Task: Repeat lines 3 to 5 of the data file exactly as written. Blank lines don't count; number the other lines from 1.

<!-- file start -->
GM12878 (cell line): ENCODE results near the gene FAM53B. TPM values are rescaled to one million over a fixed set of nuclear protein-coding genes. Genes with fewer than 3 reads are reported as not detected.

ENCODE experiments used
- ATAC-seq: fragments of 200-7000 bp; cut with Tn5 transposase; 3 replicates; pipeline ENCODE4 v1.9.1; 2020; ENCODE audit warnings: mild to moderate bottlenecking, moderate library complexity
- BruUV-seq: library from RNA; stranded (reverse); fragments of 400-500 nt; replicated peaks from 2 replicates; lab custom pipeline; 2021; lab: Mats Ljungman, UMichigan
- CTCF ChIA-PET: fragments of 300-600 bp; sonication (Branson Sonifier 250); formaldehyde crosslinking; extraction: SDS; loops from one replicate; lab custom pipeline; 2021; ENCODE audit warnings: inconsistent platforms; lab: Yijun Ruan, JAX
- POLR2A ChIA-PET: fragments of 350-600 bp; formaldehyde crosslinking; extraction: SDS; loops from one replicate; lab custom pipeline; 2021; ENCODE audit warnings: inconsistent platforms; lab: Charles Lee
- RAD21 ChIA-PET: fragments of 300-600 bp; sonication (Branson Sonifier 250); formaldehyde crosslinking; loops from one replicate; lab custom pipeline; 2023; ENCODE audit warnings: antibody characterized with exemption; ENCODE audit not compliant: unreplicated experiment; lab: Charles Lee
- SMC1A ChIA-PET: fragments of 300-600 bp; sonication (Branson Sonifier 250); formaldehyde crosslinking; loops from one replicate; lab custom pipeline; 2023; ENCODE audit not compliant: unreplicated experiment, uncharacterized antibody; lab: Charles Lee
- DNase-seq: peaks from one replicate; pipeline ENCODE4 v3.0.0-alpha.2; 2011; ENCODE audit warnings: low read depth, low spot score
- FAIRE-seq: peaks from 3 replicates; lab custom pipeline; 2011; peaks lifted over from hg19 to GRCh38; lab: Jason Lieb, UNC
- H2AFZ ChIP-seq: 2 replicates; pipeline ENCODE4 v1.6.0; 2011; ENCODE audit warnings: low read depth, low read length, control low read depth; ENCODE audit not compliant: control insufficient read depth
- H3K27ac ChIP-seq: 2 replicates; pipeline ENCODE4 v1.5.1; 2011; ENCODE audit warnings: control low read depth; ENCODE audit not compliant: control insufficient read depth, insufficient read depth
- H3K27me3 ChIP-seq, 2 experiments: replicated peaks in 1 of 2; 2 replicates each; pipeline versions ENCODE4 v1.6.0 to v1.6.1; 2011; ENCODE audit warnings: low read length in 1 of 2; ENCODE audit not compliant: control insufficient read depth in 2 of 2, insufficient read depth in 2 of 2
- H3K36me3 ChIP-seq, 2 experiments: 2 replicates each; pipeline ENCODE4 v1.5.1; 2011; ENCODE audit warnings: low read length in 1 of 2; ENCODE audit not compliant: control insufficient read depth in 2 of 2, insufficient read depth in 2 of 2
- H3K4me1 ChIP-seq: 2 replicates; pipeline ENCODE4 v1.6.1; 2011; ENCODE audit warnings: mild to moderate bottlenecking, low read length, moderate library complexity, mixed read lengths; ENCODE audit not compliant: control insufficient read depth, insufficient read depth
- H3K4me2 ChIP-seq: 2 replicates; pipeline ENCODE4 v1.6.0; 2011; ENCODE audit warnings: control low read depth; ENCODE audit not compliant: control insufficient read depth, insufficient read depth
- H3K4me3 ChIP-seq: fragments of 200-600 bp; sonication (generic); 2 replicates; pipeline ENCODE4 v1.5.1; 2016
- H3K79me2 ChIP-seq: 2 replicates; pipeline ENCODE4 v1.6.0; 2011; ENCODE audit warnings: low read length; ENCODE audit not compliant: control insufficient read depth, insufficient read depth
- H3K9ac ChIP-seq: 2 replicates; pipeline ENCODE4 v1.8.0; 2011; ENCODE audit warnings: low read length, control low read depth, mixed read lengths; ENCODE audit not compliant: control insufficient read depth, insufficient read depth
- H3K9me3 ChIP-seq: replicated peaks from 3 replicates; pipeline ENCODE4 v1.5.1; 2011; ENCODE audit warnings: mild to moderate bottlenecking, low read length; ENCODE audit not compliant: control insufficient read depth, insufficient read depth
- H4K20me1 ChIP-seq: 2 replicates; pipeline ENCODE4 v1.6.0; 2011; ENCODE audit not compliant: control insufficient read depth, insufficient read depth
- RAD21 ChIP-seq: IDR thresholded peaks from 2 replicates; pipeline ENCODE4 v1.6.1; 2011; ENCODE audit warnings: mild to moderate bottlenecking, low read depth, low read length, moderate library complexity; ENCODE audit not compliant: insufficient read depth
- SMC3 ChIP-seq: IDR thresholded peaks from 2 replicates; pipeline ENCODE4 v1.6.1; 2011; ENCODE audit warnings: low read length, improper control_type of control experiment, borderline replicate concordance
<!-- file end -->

- ATAC-seq: fragments of 200-7000 bp; cut with Tn5 transposase; 3 replicates; pipeline ENCODE4 v1.9.1; 2020; ENCODE audit warnings: mild to moderate bottlenecking, moderate library complexity
- BruUV-seq: library from RNA; stranded (reverse); fragments of 400-500 nt; replicated peaks from 2 replicates; lab custom pipeline; 2021; lab: Mats Ljungman, UMichigan
- CTCF ChIA-PET: fragments of 300-600 bp; sonication (Branson Sonifier 250); formaldehyde crosslinking; extraction: SDS; loops from one replicate; lab custom pipeline; 2021; ENCODE audit warnings: inconsistent platforms; lab: Yijun Ruan, JAX